Kenya: Westgate Terror Attack, the Dark Day We All Want to Forget

21 September 2020

Nairobi — Ahead of this 7th anniversary of the Westgate terror attack, I was clueless on what to write of it.

Most of the survivors whose contact I kept after multiple interviews are no longer willing to speak about it. They just want to heal. They want to forget. They want closure.

Detectives and security experts have turned the events of that dark day upside down while trying to provide answers to some of the hard questions; what went wrong? Were all terrorists killed? How many were they? Could it have been done better?

It is an incident that reminds me of my earlier days in my career as a young Crime Reporter.

I was aged 23 years old.

On this day, my Editor had sent me to check out on an explosion along Juja Road. Everyone thought it was terror-related. I was equally convinced.

Grenade attacks were a common trend in town, mostly blamed on Al Shabaab attackers.

But I realised that it was a gas cylinder that had exploded with no casualties reported. On my way back to the office, I received a call from my Editor.

"Rush to the Westgate mall in Westland's. There is something happening there. I think it is a bank robbery," he directed, without further details.

But before I could get to the scene, my editor deployed two of my colleagues, a Reporter and a Camera person who I found at the scene.

Up to now, it remained a robbery incident and no one wanted to confirm otherwise. There was gunfire all over. At the scene, I saw ambulances and many security officers, all confused and terrified. It was chaotic.

A large crowd had formed outside, and with my media card, I was able to access the scene with ultimate proximity.

I recall seeing photojournalists jostle for space as hundreds of injured survivors were being rescued and taken into waiting ambulances.

This marked the beginning of a four-day siege that left Kenya's security forces with numerous criticisms on how they handled the rescue operation.

Joseph Ole Lenku, the current Governor for Kajiado was the Interior Minister.

For four days, I camped outside the mall as my colleagues kept checking updates in hospitals. I would occasionally rush home for a quick meal, shower, and a few winks before going back to ensure I don't miss a story.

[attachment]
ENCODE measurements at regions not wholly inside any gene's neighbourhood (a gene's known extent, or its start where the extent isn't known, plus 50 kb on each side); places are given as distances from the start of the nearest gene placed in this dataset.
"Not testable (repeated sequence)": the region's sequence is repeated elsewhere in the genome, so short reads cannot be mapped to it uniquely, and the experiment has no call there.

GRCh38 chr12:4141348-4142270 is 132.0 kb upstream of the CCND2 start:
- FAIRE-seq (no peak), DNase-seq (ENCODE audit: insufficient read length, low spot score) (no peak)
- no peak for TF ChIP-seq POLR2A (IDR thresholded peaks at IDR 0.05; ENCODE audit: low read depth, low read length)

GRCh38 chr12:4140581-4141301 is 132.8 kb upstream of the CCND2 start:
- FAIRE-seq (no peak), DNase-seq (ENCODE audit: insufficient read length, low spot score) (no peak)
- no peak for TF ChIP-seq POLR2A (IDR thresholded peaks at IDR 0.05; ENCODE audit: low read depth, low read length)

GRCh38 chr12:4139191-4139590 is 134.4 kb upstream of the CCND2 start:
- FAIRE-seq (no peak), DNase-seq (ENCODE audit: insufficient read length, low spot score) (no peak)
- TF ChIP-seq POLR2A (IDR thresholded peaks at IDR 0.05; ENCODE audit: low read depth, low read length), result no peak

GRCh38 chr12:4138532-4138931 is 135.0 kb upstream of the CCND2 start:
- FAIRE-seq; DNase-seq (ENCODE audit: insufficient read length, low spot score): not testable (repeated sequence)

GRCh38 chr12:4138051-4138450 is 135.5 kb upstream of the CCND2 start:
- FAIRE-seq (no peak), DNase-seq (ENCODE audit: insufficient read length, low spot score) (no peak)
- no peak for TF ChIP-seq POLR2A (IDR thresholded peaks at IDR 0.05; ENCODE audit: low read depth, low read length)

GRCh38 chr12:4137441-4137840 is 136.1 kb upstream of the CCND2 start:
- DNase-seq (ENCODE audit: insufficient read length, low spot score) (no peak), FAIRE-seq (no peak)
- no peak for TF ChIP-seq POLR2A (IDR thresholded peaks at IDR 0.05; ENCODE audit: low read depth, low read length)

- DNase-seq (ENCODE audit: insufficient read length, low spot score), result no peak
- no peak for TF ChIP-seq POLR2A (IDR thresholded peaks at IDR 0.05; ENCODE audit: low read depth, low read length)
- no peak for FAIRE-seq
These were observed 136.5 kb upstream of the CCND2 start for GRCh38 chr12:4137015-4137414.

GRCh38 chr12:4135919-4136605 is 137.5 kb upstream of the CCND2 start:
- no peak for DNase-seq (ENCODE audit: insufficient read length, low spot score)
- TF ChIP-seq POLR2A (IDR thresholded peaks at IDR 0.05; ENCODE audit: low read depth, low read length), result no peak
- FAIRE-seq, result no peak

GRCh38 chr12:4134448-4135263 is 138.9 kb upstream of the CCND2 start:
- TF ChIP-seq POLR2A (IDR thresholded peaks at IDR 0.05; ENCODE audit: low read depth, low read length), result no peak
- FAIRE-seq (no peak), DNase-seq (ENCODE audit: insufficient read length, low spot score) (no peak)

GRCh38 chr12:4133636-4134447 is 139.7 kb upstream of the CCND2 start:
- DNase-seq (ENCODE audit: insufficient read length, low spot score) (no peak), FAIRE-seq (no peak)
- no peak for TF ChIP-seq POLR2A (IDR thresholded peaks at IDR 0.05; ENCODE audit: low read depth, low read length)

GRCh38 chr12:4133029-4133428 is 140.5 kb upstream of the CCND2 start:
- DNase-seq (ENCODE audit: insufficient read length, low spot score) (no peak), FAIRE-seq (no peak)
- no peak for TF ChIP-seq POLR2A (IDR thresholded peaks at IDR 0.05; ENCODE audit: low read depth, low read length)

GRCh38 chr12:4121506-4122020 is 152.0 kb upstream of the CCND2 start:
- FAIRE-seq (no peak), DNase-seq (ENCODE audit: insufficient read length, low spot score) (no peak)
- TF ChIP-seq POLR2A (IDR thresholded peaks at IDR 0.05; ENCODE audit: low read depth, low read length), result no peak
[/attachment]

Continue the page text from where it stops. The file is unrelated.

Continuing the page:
The truth is, confusion characterized the rescue operation, including instances when the military and police were seen differing on how to manage the rescue operation, leading to the fatal shooting of three officers.

The days were longer than usual and while the nights full of anxiety and fear... the deep silence at the night would often be disturbed by a loud blast.

Looking back at the events of the four days, the media and Kenya's security agencies have learned a lot if one is to draw a comparison on how the Westgate terror attack and the recent one, the Dusitd2 attack were handled.

Back in September 21, 2013, the media was accused of glorifying the terror agenda, subconsciously.

Reference is made to a picture on the front page of Daily Nation the following day, showing a terrified face of a victim.

During the Westgate attack, information was not flowing and when it did, it caused more confusion.

The then Interior Cabinet Secretary Ole Lenku had a difficult time explaining to the world what was happening at the scene when a dark smoke billowed out.

"It is terrorists burning mattresses," he said, causing uproar in what exposed the country's security forces' underbelly.

In 2019, information was readily provided while the security agencies carried out the rescue operation in a more coordinated manner.

The response too was swift. We have all learned from our past. Both the police and the media. Every day is a learning experience.

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